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CENTER OF EXCELLENCE FOR PREVENTION OF CHILDHOOD BLINDNESS Bringing sight to children’s eyes

Born Too Soon A Care Guide for Mothers of Premature Babies

This publication was made possible with the support of the American People through the U.S. Agency for International Development (USAID) and the Armenian EyeCare Project (AECP). The contents of this publication are the sole responsibility of the authors and do not necessarily reflect the views of USAID or the U.S. Government.

Bringing Sight to Children’s Eyes

Center of Excellence for Prevention of Childhood Blindness

Coordinated with the Ministry of Health of the Republic of Armenia


Bringing Sight to Children’s Eyes

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Center of Excellence for Prevention of Childhood Blindness

AECP Photo Archive

What to Expect The arrival of a child is always met with a mixture of excitement and a sudden rush of questions, especially in the case of a premature baby. These children will have needs and requirements that vary from children who are carried to full term. This guide will help to answer questions and concerns faced by parents of premature babies and provide them with a good foundation of information of what to expect when a child is born prematurely. Premature babies have not had as much time to grow and develop within the womb. As such, the risk of development for certain disorders is relatively high among such children. These disorders are either associated with reasons causing premature births, or are the expression of physiological and anatomic development specifications of the child.

The prematurely born babies commonly have: • • • • • • •

Thin skin or poorly developed fat sub-layers - risk of easy loss of body temperature. Poorly developed tissues – risk of easy injuries. Weak chest muscles and an underdeveloped nerve system – difficulties in breathing. Poorly developed lungs. High risk of infection due to fragile immune system. Developing cerebral vessels – risk of internal injury. Fewer volume of circulating blood (hypovolemia) – excessive sensitivity to blood loss.

Prematurely born children are more sensitive to stress.


Taking these factors into account, the probability of requiring rehabilitation procedures for prematurely born babies is much higher than among children carried to full term.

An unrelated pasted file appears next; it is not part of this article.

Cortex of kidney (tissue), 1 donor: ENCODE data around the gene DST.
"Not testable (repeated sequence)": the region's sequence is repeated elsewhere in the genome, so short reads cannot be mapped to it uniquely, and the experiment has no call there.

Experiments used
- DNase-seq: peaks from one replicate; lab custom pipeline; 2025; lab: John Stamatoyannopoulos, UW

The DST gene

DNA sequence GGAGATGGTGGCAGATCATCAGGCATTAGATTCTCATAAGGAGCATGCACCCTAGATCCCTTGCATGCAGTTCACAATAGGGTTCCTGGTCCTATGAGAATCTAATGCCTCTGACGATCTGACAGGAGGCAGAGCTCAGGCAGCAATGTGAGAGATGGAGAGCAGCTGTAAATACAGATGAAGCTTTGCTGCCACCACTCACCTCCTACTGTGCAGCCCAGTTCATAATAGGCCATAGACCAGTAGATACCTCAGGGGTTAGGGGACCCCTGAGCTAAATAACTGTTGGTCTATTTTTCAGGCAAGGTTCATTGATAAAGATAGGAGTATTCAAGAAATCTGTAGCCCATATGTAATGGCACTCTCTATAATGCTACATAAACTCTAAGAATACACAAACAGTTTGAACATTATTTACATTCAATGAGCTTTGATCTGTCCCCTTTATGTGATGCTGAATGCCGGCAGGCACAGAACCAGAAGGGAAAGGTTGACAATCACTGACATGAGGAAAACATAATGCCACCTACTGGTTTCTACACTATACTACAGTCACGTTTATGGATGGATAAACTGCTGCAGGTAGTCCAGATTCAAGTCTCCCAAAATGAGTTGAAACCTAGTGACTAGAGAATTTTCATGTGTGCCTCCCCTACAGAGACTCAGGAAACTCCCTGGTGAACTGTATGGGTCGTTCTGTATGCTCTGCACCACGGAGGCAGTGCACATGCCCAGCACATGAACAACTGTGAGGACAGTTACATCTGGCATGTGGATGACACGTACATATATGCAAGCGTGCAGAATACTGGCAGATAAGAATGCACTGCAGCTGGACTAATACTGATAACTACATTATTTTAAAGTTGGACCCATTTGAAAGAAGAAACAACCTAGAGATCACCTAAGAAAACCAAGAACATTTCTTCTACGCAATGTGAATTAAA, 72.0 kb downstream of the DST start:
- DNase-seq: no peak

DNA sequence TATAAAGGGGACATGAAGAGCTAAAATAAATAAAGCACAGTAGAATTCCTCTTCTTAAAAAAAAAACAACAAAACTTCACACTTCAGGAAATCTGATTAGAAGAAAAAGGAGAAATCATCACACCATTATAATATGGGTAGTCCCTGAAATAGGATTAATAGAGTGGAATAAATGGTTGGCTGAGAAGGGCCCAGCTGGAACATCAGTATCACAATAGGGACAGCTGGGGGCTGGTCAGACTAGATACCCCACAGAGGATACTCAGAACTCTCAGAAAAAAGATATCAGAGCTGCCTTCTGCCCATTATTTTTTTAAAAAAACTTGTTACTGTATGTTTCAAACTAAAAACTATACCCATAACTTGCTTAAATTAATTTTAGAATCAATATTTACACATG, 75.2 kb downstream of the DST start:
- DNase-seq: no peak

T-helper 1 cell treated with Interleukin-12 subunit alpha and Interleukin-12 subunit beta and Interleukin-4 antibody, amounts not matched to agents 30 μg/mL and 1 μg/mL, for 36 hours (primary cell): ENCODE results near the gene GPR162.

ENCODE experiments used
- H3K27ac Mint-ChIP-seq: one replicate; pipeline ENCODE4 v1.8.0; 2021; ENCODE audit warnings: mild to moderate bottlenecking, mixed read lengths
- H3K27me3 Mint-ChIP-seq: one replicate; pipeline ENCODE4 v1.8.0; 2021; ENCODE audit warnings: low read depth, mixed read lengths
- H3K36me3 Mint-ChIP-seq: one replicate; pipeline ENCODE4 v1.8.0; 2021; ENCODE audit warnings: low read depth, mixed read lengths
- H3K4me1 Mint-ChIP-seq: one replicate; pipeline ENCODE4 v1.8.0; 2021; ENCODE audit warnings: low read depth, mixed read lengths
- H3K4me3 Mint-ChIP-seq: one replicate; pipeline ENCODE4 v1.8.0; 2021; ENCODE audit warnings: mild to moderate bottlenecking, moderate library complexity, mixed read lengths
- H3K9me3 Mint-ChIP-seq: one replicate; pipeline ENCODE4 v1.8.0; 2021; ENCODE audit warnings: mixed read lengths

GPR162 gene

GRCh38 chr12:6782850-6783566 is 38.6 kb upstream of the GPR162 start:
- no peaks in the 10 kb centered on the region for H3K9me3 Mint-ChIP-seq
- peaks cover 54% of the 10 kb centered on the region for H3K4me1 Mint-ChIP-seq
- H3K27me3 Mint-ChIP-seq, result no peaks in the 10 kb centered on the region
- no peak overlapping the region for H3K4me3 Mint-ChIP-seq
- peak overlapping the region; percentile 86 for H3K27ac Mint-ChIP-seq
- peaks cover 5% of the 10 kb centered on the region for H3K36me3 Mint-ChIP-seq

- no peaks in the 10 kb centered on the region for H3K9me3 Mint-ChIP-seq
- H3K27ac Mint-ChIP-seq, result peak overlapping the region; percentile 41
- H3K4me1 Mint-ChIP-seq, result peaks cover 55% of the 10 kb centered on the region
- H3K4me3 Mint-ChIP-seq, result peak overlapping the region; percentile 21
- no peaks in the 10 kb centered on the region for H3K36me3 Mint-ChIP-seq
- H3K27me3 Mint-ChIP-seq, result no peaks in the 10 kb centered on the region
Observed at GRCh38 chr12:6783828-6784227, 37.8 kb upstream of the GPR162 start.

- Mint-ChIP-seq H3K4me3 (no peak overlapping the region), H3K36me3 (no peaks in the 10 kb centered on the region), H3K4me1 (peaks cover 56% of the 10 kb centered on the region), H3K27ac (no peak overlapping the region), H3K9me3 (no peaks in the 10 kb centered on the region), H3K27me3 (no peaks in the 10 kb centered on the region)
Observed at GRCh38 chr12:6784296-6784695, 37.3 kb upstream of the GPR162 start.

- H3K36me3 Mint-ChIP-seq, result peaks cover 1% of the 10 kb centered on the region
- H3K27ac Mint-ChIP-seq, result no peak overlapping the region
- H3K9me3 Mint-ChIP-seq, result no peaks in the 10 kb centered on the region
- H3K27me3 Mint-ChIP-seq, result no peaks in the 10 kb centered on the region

AECP Photo Archive

Accordingly, when a premature birth is predicted by doctors, the pregnant woman normally should be transferred to a 3rd level neonatal care medical institution with specialized expertise and equipment. This allows for both mother and baby to be monitored and taken care of by medical professionals before birth. Being moved to a 3rd level neonatal care medical institution also helps to relieve stress on the mother and child. In addition, premature infants are more vulnerable in subject of losing body temperature. For this reason, the temperature in medical care unit premises is preserved around 28 C° to be comfortable for the babies. Right after the birth, the infants are wrapped in heated blankets and placed under ultra-ray heaters. Children born prior to week 27 are wrapped in special polyethylene covers in order to provide additional warmth. All infants born prematurely, depending on individual circumstances, need certain rehabilitation procedures which should take place only in specialized centers of obstetrics under supervision of neonatal experts. After the rehabilitation, infants are transferred to neonatal intensive care units (NICU) in portable incubators, where they stay in organized special conditions. Without medical proper care and supervision, the risk of disorders developing due to oxygen overdoses, especially retinopathy, is quite high among premature babies. For this reason special monitoring is performed with help of devices for oxygen density control in infants’ blood.

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Photo by Art Simon

Required Check up Procedures As every parent knows, each baby is special in their own way. As such, premature babies will require a few special procedures. Parents of prematurely born babies should know that there are certain diagnostic procedures that must be performed in NICUs in order for the doctors to collect important information to ensure their child is receiving the best care possible. These procedures include: • • • •

Neurosonography (performed first when the child arrives for rehabilitation in NICU) Retinoscopy (for infants born before week 34 with weight less than 2000 grams)-further check up schedule is then arranged by ophthalmologists. Hearing test (upon departure of NICU) Screenings against hypotherios and fenilketonuriya.